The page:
Voices of Tomorrow: Breaking down cultural barriers in child care

Voices of Tomorrow

Voices of Tomorrow: Breaking down cultural barriers in child care

Story by Joy Okot-Okidi

Voices of Tomorrow has been serving East African childcare providers and their families for more than five years. The co-founders Zamzam Mohamed and Iftin Hagimohamed saw how a lack of cultural understanding in early learning was impacting their community. So they set out to better equip East African child care providers, children and families while breaking down cultural barriers.

Their mission reads, “helping today’s children for a better tomorrow.”

CEO Zamzam Mohamed says the hopes the organization will, “further bridge the cultural gap between Westerners and immigrants as far as childcare and raising children goes.”

The organization fully came together in 2012. Since then co-founders have worked to put together programs and conferences along with members of the community.

One such event in December was The Somali Women’s gala. The purpose of the event was to celebrate and empower Somali women in the local community. It also serves to appreciate and acknowledge the many women who work in the childcare field.

They also hold an annual childcare conference is held to support providers. This conference not only holds mandated trainings and improves professional development, but connects members of the community working towards a similar goal.

After receiving a grant from the City’s Technology Matching Fund, Voices of Tomorrow pushed to open a computer lab in the Hope Academic Enrichment Center, close to Voices of Tomorrow’s headquarters in South Seattle. The lab supports local childcare providers in gaining computer skills such as opening emails, responding to licensures and writing documentations.

Voices of tomorrow co-founder saw a common challenge among the 400 plus childcare providers in King County, and 166 in the Seattle area. They launched the computer lab project was started to improve tech literacy.

“People come in at different levels, so we created a ‘tailored needs service,’ where we will pair two people up. One who is very knowledgeable in the subject and someone who wants to learn about the certain subject. We use this system because our community of immigrants, especially where I am from, really thrives well with peer to peer support and activities,” said Mohamed.

Community members also come in to the lab to help providers with the various computer skills. In addition, about 80 children were given access to the computer lab for homework help, and to work with a teacher on computer skills like typing. Children in grades six and up were using the computer lab.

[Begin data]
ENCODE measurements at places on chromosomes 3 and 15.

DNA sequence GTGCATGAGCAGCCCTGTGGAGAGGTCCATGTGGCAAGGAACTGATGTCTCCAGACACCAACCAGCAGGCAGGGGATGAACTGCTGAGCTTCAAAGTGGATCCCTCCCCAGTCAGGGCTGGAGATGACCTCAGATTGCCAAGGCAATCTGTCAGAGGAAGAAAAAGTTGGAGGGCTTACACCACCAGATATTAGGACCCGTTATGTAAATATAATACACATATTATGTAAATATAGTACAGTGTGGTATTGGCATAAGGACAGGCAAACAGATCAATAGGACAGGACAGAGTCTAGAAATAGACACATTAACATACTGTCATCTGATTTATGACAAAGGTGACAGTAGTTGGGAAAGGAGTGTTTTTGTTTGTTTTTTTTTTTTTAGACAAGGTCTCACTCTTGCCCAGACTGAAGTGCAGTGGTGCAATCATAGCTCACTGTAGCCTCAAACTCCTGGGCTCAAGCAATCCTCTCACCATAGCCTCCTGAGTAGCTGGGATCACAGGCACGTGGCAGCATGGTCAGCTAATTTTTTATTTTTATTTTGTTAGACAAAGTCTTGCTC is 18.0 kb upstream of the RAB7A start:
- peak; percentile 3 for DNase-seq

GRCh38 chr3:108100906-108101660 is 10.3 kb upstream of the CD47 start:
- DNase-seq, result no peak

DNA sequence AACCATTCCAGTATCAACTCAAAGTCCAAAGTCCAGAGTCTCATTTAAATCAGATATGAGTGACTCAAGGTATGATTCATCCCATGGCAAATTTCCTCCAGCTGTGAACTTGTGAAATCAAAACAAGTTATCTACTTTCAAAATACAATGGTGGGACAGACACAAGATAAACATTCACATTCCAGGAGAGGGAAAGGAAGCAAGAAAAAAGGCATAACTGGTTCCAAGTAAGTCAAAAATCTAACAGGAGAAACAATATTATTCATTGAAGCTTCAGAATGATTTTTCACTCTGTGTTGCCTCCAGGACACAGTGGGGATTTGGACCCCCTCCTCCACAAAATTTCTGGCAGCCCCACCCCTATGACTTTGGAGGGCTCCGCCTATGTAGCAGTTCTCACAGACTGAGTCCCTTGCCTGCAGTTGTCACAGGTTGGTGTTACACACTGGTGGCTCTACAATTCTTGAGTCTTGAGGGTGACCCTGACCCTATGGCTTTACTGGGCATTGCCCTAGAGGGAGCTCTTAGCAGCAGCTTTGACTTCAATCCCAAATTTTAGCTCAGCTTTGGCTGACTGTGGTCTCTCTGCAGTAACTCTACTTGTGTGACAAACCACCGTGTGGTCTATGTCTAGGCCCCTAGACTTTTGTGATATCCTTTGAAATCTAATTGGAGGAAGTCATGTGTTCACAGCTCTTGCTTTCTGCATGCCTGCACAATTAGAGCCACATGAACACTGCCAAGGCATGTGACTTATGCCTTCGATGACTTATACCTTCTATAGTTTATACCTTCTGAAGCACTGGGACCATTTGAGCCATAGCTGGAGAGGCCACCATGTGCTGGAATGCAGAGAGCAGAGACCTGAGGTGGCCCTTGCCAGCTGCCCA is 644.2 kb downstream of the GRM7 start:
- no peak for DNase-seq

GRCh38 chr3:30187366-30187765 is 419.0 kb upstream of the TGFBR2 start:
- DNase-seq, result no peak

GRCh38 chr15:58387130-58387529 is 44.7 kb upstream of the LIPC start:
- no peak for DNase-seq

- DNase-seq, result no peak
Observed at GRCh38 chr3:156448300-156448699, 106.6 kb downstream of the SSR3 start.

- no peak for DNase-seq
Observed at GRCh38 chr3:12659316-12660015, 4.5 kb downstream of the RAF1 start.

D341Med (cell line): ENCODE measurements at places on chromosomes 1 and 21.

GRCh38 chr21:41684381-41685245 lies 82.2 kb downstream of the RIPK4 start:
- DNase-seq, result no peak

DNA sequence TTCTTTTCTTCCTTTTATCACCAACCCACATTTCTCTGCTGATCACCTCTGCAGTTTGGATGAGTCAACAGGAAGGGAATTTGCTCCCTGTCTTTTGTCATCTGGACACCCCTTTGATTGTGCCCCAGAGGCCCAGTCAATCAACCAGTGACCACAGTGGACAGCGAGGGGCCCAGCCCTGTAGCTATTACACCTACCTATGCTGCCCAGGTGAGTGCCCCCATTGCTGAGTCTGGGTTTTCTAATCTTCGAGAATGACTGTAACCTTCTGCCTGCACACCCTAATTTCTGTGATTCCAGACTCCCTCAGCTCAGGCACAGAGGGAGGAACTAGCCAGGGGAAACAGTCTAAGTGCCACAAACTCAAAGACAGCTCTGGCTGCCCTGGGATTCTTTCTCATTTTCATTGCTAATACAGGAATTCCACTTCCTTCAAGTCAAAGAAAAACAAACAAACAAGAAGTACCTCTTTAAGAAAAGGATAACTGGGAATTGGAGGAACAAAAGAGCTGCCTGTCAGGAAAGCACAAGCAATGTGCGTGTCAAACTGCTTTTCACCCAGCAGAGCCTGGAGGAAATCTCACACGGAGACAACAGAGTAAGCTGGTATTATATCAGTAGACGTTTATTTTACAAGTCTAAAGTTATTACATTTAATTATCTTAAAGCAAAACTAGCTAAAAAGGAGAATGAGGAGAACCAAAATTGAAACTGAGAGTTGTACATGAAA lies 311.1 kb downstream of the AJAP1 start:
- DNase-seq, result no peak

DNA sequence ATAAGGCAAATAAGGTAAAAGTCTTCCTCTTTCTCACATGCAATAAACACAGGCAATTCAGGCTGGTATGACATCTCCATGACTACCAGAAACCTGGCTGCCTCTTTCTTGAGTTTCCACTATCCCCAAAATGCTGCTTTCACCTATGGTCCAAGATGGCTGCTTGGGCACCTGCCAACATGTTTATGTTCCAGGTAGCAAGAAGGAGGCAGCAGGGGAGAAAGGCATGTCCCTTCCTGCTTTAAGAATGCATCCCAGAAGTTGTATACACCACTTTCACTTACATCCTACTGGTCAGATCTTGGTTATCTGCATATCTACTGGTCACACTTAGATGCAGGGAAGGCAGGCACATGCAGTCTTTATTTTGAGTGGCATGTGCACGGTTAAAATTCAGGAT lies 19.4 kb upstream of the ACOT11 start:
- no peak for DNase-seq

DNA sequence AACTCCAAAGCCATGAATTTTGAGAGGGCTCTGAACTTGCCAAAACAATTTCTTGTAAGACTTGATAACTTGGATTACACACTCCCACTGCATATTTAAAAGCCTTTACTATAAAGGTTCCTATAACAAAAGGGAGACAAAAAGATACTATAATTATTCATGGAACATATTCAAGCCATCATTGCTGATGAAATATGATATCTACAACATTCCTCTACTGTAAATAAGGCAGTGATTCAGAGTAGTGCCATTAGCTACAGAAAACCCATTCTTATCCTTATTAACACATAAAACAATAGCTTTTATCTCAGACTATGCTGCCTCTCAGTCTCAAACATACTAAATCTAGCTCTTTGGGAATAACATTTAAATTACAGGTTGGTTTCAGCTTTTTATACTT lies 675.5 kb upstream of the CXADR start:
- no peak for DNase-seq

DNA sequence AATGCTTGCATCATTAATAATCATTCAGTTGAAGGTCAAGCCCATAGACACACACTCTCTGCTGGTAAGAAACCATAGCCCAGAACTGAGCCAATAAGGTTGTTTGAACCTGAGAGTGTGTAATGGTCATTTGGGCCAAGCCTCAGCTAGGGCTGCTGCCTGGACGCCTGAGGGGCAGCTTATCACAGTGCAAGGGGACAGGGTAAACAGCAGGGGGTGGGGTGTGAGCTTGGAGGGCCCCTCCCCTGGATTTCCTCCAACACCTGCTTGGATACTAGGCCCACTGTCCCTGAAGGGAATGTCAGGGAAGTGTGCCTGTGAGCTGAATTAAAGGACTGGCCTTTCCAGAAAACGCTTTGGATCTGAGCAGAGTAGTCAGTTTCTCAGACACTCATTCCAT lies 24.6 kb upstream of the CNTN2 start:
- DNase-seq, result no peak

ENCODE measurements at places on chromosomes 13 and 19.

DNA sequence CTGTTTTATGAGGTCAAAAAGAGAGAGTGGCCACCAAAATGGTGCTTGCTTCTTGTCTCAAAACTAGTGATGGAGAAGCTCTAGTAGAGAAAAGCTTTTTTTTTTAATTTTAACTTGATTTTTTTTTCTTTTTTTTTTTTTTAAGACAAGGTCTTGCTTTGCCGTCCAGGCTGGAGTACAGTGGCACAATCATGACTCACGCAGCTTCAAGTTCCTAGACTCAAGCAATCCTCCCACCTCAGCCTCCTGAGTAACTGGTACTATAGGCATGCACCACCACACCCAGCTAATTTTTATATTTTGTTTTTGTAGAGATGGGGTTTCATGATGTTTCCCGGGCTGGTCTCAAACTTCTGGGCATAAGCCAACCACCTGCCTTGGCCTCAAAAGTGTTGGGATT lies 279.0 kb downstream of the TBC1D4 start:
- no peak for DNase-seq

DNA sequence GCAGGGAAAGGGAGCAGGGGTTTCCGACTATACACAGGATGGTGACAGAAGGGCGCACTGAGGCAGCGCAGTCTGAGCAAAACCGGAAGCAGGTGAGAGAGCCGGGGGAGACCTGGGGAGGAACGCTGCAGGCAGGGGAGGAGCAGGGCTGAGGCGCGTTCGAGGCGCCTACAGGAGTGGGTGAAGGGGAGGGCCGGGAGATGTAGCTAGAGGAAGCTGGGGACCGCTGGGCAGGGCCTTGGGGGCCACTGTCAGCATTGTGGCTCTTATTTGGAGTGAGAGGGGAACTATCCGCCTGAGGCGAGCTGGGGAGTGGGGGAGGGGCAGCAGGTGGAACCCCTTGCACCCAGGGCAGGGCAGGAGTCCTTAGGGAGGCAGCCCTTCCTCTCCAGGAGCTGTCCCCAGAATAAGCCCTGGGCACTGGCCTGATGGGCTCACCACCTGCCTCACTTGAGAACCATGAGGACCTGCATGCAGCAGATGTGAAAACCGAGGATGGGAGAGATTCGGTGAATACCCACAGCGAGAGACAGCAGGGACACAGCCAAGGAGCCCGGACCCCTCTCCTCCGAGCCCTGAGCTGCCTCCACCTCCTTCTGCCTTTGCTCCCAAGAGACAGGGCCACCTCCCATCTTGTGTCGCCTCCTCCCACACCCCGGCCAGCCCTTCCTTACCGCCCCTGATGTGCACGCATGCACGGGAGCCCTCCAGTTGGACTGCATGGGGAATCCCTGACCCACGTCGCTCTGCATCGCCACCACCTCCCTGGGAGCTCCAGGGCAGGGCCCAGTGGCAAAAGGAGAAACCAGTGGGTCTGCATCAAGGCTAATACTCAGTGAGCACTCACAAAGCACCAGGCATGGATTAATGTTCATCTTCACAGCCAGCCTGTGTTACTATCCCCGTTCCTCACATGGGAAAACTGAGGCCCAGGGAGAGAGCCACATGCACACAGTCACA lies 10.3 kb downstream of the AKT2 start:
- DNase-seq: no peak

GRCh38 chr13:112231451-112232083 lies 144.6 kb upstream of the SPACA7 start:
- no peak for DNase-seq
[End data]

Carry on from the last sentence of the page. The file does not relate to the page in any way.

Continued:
The lab features a total of eighteen HP computers, including a printer, copier, scanner and projector. The projector was used during a nine week literacy training, in three hour sessions taking place every Wednesday and Saturday beginning last December. After a successful launch, the computer lab has moved to the Voices of Tomorrow office, where community members can still drop in and assist each other with various skills.

Mohamed says East Africans have valuable cultural assets that can be applied to childrearing

“For example, our families use a lot of storytelling,” she explains “and parents may think that they have to relearn skills to help their children with what is being taught in school, But they already have the skills. They just have to connect the dots using the methods that they have.”

Voices of Tomorrow started with the idea of breaking that cultural barrier. So Mohamed says that when childcare providers can call Voices of Tomorrow and there is no barrier in understanding, it brings her immense joy.

She says that the most rewarding part of her job is when childcare providers have the “A-ha moment” where they try out a method in their own childcare program and it successfully helps a child do better.

In 2016 the City of Seattle awarded 10 community organizations a total of $320,000 in Technology Matching Funds (TMF). This funding will assist more than 2,500 residents in historically underserved or underrepresented communities who lack the necessary technology access and essential digital skills to thrive in the 21st century.